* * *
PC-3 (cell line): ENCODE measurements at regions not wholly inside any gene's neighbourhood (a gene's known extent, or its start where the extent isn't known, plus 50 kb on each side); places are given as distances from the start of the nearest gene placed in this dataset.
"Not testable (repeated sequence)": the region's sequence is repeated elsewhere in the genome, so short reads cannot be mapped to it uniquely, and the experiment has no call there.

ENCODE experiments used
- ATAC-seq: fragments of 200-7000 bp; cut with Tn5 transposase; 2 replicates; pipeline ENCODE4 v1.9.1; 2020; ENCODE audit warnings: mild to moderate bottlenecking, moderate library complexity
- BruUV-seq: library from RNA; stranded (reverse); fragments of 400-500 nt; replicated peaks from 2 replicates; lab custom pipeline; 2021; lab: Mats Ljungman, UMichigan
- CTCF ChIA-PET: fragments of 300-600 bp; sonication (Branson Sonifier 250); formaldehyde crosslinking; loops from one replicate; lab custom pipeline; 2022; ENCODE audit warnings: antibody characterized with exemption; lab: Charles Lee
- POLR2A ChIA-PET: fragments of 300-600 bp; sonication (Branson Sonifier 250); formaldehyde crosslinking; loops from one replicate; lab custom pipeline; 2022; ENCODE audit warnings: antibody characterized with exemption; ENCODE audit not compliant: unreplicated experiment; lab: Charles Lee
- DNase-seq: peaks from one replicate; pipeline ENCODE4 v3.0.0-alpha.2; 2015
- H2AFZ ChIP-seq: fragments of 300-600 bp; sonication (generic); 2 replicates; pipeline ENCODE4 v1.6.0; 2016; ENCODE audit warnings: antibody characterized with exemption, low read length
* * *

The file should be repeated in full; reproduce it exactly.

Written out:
PC-3 (cell line): ENCODE measurements at regions not wholly inside any gene's neighbourhood (a gene's known extent, or its start where the extent isn't known, plus 50 kb on each side); places are given as distances from the start of the nearest gene placed in this dataset.
"Not testable (repeated sequence)": the region's sequence is repeated elsewhere in the genome, so short reads cannot be mapped to it uniquely, and the experiment has no call there.

ENCODE experiments used
- ATAC-seq: fragments of 200-7000 bp; cut with Tn5 transposase; 2 replicates; pipeline ENCODE4 v1.9.1; 2020; ENCODE audit warnings: mild to moderate bottlenecking, moderate library complexity
- BruUV-seq: library from RNA; stranded (reverse); fragments of 400-500 nt; replicated peaks from 2 replicates; lab custom pipeline; 2021; lab: Mats Ljungman, UMichigan
- CTCF ChIA-PET: fragments of 300-600 bp; sonication (Branson Sonifier 250); formaldehyde crosslinking; loops from one replicate; lab custom pipeline; 2022; ENCODE audit warnings: antibody characterized with exemption; lab: Charles Lee
- POLR2A ChIA-PET: fragments of 300-600 bp; sonication (Branson Sonifier 250); formaldehyde crosslinking; loops from one replicate; lab custom pipeline; 2022; ENCODE audit warnings: antibody characterized with exemption; ENCODE audit not compliant: unreplicated experiment; lab: Charles Lee
- DNase-seq: peaks from one replicate; pipeline ENCODE4 v3.0.0-alpha.2; 2015
- H2AFZ ChIP-seq: fragments of 300-600 bp; sonication (generic); 2 replicates; pipeline ENCODE4 v1.6.0; 2016; ENCODE audit warnings: antibody characterized with exemption, low read length